100 Years Ago • December 1912
Mutton dinner shatters lives
A taste for mutton, indulged in at the expense of a neighbor, landed Asa Smith, his wife and two sons, Dennis, 18 and Theron, 17, in the Albany penitentiary where they will sojourn for a period of 180 days at an expense of $10 a week to Warren County. The family stole a sheep from Byron Whittemore and were convicted of the crime on Dec. 13, 1912 in Judge George Hodgson’s court. The eldest son of the family, Claude, about 21, was already an inmate of Albany’s bug-ridden bastille, having been sent there weeks ago by Justice Hodgson, for stealing a sum of money from James Raymond while employed at his farm on Spruce Mountain.
The Smiths are a bad lot, certainly not the Smiths generally, but this particular bunch of the world’s biggest clan, who are most undesirable citizens of the most pronounced class. A year or so ago they moved from the town of Bolton by special request of the authorities. They than located on Harrington Hill in the town of Caldwell for a while and finally drifted into Warrensburgh. They were not warmly welcomed but were tolerated. After another move or two they located last spring on a farm on the Glen Road about a mile and a half from the village adjoining the farm of Byron Whittemore.
One night recently the Smiths were entertaining Eugene Allen, a friend from Pucker Street and hilarity reigned in the farmhouse. Mrs. Smith, who was formerly Josephine Frazier of Horicon, suggested to Allen that there was “some good eatin‘” in the Whittemore pasture near by. The visitor took the hint and accompanied by the boy, Dennis, went after the provender. Locating a fat sheep of a valuable breed, Allen seized it by the horns and pulled while Dennis pushed and landing the animal in the cellar, butchered it.
The pot was set boiling and Mrs. Smith soon served a savory dish of mutton to the hungry crowd and the remainder was put in cold storage for future use. To remove all traces of the theft, Pa Asa buried the head and entrails of the animal in the cellar. The boys wanted to sell the pelt but foxy Asa sunk it in the nearby Hudson River. Later he dug up the entrails in the cellar and in a weighted bag, dumped them in a well. Mr. Whittemore missed a sheep from his flock and suspected the Smiths but could find no proof against them.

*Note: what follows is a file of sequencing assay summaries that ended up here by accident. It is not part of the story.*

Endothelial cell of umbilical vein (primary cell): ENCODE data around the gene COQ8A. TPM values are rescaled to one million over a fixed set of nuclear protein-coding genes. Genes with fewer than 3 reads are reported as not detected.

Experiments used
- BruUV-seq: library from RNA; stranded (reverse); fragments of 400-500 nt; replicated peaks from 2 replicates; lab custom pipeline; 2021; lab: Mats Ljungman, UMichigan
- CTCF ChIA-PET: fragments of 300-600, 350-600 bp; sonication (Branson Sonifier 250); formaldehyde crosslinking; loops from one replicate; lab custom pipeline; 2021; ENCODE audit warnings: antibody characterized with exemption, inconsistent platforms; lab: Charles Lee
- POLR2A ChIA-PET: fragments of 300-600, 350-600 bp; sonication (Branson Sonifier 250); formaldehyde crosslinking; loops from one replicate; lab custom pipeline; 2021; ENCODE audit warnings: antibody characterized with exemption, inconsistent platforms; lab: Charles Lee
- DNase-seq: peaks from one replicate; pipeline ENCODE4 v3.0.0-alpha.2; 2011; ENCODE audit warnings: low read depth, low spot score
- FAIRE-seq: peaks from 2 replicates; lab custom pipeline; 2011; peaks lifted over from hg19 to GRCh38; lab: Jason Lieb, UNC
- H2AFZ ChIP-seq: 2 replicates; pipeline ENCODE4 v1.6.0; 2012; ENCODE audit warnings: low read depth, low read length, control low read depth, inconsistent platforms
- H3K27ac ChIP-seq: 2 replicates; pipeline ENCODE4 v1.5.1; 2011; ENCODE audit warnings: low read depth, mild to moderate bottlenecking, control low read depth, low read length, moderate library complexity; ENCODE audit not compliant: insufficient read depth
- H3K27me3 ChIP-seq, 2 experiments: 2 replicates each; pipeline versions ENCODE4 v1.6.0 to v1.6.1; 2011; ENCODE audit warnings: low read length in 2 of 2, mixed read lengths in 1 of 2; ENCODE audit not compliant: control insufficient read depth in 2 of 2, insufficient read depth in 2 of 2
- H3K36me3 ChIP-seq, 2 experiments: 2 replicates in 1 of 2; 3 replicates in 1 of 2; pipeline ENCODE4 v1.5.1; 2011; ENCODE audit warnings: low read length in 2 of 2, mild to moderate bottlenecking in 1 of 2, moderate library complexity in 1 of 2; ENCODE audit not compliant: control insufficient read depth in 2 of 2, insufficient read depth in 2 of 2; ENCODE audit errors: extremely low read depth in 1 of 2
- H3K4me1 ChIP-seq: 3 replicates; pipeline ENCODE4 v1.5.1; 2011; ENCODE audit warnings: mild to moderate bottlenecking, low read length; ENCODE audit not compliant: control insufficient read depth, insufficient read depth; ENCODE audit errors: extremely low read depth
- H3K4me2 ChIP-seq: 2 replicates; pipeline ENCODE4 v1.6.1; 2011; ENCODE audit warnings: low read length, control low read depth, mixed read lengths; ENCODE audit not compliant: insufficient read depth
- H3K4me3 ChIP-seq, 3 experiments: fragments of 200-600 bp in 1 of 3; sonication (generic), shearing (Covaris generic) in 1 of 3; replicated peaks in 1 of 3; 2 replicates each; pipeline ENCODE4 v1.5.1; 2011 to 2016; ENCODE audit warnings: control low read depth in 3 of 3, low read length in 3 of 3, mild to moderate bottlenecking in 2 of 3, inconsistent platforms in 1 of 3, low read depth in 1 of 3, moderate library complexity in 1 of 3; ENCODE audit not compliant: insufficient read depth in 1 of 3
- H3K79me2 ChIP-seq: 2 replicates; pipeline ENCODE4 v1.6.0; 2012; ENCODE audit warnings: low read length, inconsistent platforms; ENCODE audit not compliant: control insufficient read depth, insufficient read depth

One day Mrs. Smith came to the village to visit her daughter and brought along a piece of the mutton for dinner. There ensued an argument among the women about where the youngest Smith child, Dewey, 12, who was staying in town with his sister and going to school, was going to stay for his better welfare. Mrs. Smith wanted to take him home and the old woman finally got her way, taking Dewey back to work on the farm. Knowing of the theft of the sheep, Mrs. Fleming “got back” at her mother by informing Judge Hodgson of all the details that had been confided to her. Acting on Mrs. Fleming’s information, warrants were issued and all of the culprits were arrested by Constable Milon U. Brown. Allen made a complete confession and received the same sentence as the others and was fined $25. He was also compelled to pay Mr. Whittemore $15 for the sheep. He complied with these conditions and his sentence was suspended for good behavior. Constable Brown took the four prisoners Dec. 13, 1912 to the pen in Albany where father, mother and two sons joined the eldest Smith boy who was already incarcerated.
The rest of the mutton story...
Asa Smith’s son Dewey, 12, the only immediate member of the family out of jail, except his married sister, Mrs. Arthur Fleming, was put in his sister’s care after the trial. He was later taken to the county home on Dec. 21, 1912 by John J. Archer, Town Overseer of the Poor and committed to the care of E.W. Griggs. Dewey was taken to the state industrial school in Rochester where he will be kept for a period of five years.